FORT HOOD, Texas, Jan. 28, 2005 – Early morning on Jan. 8, employees of the Operational Test Command joined students from Shoemaker High School to kick off the planning for the 2005 FIRST Robotics Competition.
The Shoemaker High School robotics team, known as the CyberWolves, participated in the FIRST Robotics Competition for the last five years under the mentorship of command soldiers and employees.
“We’ve tapped into Fort Hood since we’re so close to West Fort Hood,” Nelda Howton, Shoemaker High School principal, said. “There are scientists and engineers to serve as mentors, both contractors and active duty. Also, 75 percent of our students are military dependents.”
Operational Test Command began sponsoring the Shoemaker team in 2000 when Gen. (Ret.) Robert M. Shoemaker, former commander and the school’s namesake, saw this as an opportunity to get kids interested in science and engineering, Sofia Sanchez, the command’s public affairs officer, said.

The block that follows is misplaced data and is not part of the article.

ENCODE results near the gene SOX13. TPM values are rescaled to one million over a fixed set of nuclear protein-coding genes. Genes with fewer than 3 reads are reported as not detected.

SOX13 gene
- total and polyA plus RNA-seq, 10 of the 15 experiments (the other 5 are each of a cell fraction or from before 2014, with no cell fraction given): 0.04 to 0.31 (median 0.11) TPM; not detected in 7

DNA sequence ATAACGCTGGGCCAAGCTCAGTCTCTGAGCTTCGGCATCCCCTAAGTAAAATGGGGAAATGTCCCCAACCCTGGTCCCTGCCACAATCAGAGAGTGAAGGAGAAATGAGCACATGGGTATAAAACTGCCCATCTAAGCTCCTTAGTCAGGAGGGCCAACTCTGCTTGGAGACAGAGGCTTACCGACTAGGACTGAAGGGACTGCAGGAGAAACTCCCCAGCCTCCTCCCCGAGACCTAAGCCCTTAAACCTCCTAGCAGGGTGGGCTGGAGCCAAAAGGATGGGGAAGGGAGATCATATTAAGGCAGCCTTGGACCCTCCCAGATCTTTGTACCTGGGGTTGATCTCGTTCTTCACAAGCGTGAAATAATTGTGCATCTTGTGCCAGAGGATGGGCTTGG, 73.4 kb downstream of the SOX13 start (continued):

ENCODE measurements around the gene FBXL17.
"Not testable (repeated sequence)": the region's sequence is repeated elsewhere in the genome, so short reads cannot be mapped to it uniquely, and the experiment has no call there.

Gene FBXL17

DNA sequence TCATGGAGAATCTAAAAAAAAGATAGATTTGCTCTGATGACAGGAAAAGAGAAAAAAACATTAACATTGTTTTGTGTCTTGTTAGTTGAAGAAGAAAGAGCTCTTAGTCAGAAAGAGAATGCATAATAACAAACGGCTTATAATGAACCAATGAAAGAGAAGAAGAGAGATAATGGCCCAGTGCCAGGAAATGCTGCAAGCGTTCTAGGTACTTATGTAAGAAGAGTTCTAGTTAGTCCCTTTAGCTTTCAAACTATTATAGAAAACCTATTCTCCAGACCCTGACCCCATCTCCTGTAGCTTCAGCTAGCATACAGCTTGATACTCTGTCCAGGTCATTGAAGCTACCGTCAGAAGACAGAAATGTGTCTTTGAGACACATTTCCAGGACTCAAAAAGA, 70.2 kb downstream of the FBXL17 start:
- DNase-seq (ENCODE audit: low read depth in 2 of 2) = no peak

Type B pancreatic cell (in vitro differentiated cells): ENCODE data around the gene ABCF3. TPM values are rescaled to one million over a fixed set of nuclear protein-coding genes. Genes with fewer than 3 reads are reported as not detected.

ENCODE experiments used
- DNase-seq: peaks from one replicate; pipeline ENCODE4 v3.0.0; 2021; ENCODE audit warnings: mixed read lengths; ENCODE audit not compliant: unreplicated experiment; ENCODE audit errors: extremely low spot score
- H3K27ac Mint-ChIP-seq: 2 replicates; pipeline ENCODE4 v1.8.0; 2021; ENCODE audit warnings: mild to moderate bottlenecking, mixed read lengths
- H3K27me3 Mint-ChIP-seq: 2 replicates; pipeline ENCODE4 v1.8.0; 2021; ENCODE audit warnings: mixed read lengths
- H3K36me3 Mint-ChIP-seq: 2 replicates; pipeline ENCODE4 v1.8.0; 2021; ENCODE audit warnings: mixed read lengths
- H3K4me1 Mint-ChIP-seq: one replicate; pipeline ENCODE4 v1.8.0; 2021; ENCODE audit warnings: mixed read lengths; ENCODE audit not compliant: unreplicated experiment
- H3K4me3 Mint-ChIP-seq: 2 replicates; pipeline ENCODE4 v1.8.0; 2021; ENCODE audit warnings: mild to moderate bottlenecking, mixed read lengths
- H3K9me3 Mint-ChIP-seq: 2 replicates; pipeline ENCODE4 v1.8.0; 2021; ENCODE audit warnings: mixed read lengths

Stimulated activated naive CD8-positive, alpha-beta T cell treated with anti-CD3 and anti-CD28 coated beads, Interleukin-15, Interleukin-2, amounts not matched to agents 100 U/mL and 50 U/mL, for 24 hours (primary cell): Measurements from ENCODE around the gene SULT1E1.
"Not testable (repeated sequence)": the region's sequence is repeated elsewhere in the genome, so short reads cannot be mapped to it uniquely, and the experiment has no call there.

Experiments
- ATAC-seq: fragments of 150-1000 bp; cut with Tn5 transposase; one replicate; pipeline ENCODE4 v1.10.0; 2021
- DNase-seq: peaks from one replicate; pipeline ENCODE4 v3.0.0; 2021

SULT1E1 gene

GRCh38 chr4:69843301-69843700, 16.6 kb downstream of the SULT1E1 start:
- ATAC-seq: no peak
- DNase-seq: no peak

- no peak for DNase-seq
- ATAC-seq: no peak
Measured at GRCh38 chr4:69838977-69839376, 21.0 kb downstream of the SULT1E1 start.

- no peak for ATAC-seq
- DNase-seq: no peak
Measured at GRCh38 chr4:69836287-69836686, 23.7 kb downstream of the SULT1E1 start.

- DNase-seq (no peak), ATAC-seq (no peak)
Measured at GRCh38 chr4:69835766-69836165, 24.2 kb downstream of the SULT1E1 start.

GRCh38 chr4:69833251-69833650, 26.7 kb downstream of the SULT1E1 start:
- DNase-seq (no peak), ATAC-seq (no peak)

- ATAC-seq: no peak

The competition began when FIRST announced this year’s objective and rules. There is a different objective every year. For example, last year, the robots had to shoot hoops.
This year, the theme is “Triple Play” because the goal is to stack tetrahedrons on a large rectangular field.
Each team receives a kit with the basic parts, but it’s up to the individual teams how they build and program the robots to meet the objective.
The CyberWolves will have six weeks to plan a strategy and build the robot. At the end of the six weeks, the team must send the completed robot to the site of the regional competition.
All of the work is done after school and on weekends at Shoemaker High School.
The Operational Test Command provides approximately 15-25 mentors who volunteer approximately 15 hours per week during the planning and building phase. In addition, a core group of five mentors sees the team through the whole competition process.
Vincente Gonzales, OTC electronics engineer, has been volunteering as a mentor since 2000.
“The best thing is with these high school kids,” Gonzales said. “It motivates them. Sometimes they live in a little world of their peer group and this exposes them to a bigger world. Robotics includes mechanical, electrical and pneumatic systems. Every student has the ability to excel, they learn to work hands-on and make the connections.
“It’s a lot of fun I got hooked,” Gonzales explained. “They (the students) have been taking over more every year. We